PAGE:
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The risk for depression in patients with ankylosing spondylitis: a population-based cohort study

Meesters, Jorit J. L.; Bremander, Ann LU ; Bergman, Stefan LU ; Petersson, Ingemar LU ; Turkiewicz, Aleksandra LU and Englund, Martin LU (2014) In Arthritis Research and Therapy 16(418). p.1-5
Abstract
Introduction: Depression is frequent in ankylosing spondylitis (AS) patients. However, epidemiological data about the potential increase in risk are lacking. This study compares the rate of doctor-diagnosed depression in a well defined cohort of AS patients to the general population seeking care. Methods: The Skane Healthcare Register comprises healthcare data of each resident in Region Skane, Sweden (population 1.2 million), including ICD-10 diagnoses. Using physician coded consultation data from years 1999 to 2011, we calculated depression consultation rates for all AS patients. We obtained standardized depression-rate ratios by dividing the observed depression rate in AS patients by the expected rate based on the corresponding age-and... (More)
Introduction: Depression is frequent in ankylosing spondylitis (AS) patients. However, epidemiological data about the potential increase in risk are lacking. This study compares the rate of doctor-diagnosed depression in a well defined cohort of AS patients to the general population seeking care. Methods: The Skane Healthcare Register comprises healthcare data of each resident in Region Skane, Sweden (population 1.2 million), including ICD-10 diagnoses. Using physician coded consultation data from years 1999 to 2011, we calculated depression consultation rates for all AS patients. We obtained standardized depression-rate ratios by dividing the observed depression rate in AS patients by the expected rate based on the corresponding age-and sex-specific rates of depression in the general population seeking care. A ratio > 1 equals a higher rate of depression among AS patients. Results: The AS cohort consisted of 1738 subjects (65% men) with a mean age of 54 years. The reference population consisted of 967,012 subjects. During the 13-year observation period 10% (n = 172) of the AS cohort had a doctor-diagnosed depression compared to 6% (n = 105) to be expected. The standardized estimate of depression-rate ratio was 1.81 (95% confidence interval 1.44 to 2.24) in women men and 1.49 (1.20 to 1.89) in men. Conclusions: The rate of doctor-diagnosed depression is increased about 80% in female and 50% in male AS patients. Future challenges are to timely identify and treat the AS patients who suffer from depression. (Less)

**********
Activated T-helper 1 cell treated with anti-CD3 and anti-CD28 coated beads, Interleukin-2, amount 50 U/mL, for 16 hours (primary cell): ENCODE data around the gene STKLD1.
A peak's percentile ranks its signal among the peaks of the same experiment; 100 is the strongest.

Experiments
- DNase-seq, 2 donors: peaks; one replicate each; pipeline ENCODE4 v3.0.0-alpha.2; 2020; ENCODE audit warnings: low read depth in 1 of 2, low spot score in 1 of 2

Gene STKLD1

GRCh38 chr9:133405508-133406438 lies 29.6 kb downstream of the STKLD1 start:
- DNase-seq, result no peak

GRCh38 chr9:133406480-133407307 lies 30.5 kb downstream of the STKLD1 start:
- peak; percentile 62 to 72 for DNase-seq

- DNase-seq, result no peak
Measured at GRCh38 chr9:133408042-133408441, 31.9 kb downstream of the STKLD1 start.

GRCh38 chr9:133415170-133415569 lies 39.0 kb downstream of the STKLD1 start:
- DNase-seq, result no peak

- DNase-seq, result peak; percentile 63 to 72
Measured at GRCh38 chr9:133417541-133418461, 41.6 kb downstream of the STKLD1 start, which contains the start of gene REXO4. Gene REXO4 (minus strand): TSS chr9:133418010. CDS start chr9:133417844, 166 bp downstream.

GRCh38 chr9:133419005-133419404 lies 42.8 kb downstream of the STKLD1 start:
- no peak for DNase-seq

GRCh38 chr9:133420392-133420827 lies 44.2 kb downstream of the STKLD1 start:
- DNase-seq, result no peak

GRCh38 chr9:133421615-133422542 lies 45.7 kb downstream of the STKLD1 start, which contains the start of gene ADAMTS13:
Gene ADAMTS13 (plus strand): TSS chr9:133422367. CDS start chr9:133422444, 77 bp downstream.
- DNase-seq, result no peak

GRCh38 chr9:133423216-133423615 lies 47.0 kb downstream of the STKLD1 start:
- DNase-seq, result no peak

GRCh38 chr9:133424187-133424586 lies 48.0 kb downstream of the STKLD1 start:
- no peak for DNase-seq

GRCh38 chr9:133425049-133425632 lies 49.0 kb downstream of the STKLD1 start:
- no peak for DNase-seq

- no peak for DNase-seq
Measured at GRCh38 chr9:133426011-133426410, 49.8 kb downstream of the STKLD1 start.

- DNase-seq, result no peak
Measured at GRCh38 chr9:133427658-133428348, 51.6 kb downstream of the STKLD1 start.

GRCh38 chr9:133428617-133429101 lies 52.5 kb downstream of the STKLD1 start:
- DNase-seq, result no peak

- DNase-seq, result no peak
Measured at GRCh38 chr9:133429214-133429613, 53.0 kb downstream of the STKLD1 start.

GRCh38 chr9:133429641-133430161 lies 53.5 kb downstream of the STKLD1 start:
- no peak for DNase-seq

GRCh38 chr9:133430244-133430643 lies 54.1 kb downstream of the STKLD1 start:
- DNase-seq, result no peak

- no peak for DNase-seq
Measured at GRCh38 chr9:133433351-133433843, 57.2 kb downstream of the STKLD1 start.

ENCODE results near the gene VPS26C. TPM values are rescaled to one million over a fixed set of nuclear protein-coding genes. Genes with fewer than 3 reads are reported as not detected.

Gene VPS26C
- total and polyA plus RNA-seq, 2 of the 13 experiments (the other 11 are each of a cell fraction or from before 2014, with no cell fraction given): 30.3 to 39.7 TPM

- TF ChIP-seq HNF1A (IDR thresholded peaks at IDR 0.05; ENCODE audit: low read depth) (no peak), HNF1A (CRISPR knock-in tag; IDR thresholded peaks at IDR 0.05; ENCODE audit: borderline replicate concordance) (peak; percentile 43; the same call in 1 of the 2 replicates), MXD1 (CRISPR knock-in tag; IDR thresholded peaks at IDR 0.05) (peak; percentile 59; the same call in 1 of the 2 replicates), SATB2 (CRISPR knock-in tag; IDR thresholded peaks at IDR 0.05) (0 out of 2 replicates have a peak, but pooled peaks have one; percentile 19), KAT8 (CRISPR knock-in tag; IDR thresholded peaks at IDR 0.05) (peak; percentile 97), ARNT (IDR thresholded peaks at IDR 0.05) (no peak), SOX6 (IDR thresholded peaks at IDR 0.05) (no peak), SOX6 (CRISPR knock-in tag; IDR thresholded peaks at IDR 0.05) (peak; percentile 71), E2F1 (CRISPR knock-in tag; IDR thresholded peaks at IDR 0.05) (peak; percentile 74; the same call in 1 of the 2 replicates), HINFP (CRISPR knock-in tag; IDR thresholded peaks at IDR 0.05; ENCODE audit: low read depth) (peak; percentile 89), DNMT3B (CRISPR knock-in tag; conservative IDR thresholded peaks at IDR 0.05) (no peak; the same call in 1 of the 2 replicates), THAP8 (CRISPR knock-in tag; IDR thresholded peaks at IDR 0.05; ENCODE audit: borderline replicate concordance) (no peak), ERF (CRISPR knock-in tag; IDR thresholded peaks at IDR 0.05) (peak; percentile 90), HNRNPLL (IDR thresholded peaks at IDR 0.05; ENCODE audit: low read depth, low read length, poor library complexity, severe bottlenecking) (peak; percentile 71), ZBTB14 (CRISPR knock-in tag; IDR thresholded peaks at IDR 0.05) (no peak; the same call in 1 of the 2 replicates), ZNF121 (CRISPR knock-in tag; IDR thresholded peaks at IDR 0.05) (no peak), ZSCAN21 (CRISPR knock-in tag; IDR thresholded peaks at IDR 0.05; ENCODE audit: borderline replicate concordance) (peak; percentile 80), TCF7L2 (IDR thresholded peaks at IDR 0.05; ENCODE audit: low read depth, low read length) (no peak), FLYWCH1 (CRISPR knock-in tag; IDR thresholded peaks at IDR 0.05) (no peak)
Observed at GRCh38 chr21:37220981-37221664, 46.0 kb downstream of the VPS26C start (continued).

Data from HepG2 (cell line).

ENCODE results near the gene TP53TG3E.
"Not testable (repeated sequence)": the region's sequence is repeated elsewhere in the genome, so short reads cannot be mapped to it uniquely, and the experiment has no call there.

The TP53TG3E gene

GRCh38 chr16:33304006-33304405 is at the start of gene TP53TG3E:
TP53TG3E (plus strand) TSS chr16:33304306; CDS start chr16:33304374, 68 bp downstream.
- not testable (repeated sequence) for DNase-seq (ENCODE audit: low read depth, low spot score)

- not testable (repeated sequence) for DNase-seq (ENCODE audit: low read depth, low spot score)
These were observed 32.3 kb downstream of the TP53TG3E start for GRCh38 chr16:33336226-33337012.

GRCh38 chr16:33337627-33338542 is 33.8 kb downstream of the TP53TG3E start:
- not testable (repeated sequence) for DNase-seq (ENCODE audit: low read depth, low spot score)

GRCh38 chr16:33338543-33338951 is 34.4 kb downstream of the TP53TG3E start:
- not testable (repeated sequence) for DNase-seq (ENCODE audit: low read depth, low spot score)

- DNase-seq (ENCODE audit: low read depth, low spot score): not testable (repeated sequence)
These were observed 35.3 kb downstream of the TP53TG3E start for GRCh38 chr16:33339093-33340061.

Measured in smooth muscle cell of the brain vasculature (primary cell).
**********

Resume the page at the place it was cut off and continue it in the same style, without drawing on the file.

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author
organization
publishing date
type
Contribution to journal
publication status
published
subject
in
Arthritis Research and Therapy
volume
16
issue
418
pages
1 - 5
publisher
BioMed Central
external identifiers
  • wos:000349885900003
  • scopus:84910037660
ISSN
1478-6362
DOI
10.1186/s13075-014-0418-z
language
English
LU publication?
yes
id
b6aa1008-319b-423c-a7da-a7a150ecd2f5 (old id 5185962)
date added to LUP
2015-04-01 07:35:25
date last changed
2017-07-09 03:17:21
@article{b6aa1008-319b-423c-a7da-a7a150ecd2f5,
  abstract     = {Introduction: Depression is frequent in ankylosing spondylitis (AS) patients. However, epidemiological data about the potential increase in risk are lacking. This study compares the rate of doctor-diagnosed depression in a well defined cohort of AS patients to the general population seeking care. Methods: The Skane Healthcare Register comprises healthcare data of each resident in Region Skane, Sweden (population 1.2 million), including ICD-10 diagnoses. Using physician coded consultation data from years 1999 to 2011, we calculated depression consultation rates for all AS patients. We obtained standardized depression-rate ratios by dividing the observed depression rate in AS patients by the expected rate based on the corresponding age-and sex-specific rates of depression in the general population seeking care. A ratio > 1 equals a higher rate of depression among AS patients. Results: The AS cohort consisted of 1738 subjects (65% men) with a mean age of 54 years. The reference population consisted of 967,012 subjects. During the 13-year observation period 10% (n = 172) of the AS cohort had a doctor-diagnosed depression compared to 6% (n = 105) to be expected. The standardized estimate of depression-rate ratio was 1.81 (95% confidence interval 1.44 to 2.24) in women men and 1.49 (1.20 to 1.89) in men. Conclusions: The rate of doctor-diagnosed depression is increased about 80% in female and 50% in male AS patients. Future challenges are to timely identify and treat the AS patients who suffer from depression.},
  author       = {Meesters, Jorit J. L. and Bremander, Ann and Bergman, Stefan and Petersson, Ingemar and Turkiewicz, Aleksandra and Englund, Martin},
  issn         = {1478-6362},
  language     = {eng},
  number       = {418},
  pages        = {1--5},
  publisher    = {BioMed Central},
  series       = {Arthritis Research and Therapy},
  title        = {The risk for depression in patients with ankylosing spondylitis: a population-based cohort study},
  url          = {http://dx.doi.org/10.1186/s13075-014-0418-z},
  volume       = {16},
  year         = {2014},
}